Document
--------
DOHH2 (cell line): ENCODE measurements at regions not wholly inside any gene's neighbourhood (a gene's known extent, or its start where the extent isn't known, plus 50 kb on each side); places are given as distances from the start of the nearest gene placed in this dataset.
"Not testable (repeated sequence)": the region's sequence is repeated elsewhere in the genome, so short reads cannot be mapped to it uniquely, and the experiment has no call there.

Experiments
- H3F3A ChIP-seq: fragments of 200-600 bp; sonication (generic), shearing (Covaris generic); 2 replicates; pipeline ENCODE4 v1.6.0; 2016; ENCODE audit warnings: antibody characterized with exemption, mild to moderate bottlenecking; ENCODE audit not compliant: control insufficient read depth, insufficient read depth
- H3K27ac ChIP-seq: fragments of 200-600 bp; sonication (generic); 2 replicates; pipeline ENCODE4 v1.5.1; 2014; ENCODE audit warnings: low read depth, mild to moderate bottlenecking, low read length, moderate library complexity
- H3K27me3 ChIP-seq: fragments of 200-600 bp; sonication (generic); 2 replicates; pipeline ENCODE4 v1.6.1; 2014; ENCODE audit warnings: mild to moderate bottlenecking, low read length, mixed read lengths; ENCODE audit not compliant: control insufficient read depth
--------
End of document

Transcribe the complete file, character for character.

DOHH2 (cell line): ENCODE measurements at regions not wholly inside any gene's neighbourhood (a gene's known extent, or its start where the extent isn't known, plus 50 kb on each side); places are given as distances from the start of the nearest gene placed in this dataset.
"Not testable (repeated sequence)": the region's sequence is repeated elsewhere in the genome, so short reads cannot be mapped to it uniquely, and the experiment has no call there.

Experiments
- H3F3A ChIP-seq: fragments of 200-600 bp; sonication (generic), shearing (Covaris generic); 2 replicates; pipeline ENCODE4 v1.6.0; 2016; ENCODE audit warnings: antibody characterized with exemption, mild to moderate bottlenecking; ENCODE audit not compliant: control insufficient read depth, insufficient read depth
- H3K27ac ChIP-seq: fragments of 200-600 bp; sonication (generic); 2 replicates; pipeline ENCODE4 v1.5.1; 2014; ENCODE audit warnings: low read depth, mild to moderate bottlenecking, low read length, moderate library complexity
- H3K27me3 ChIP-seq: fragments of 200-600 bp; sonication (generic); 2 replicates; pipeline ENCODE4 v1.6.1; 2014; ENCODE audit warnings: mild to moderate bottlenecking, low read length, mixed read lengths; ENCODE audit not compliant: control insufficient read depth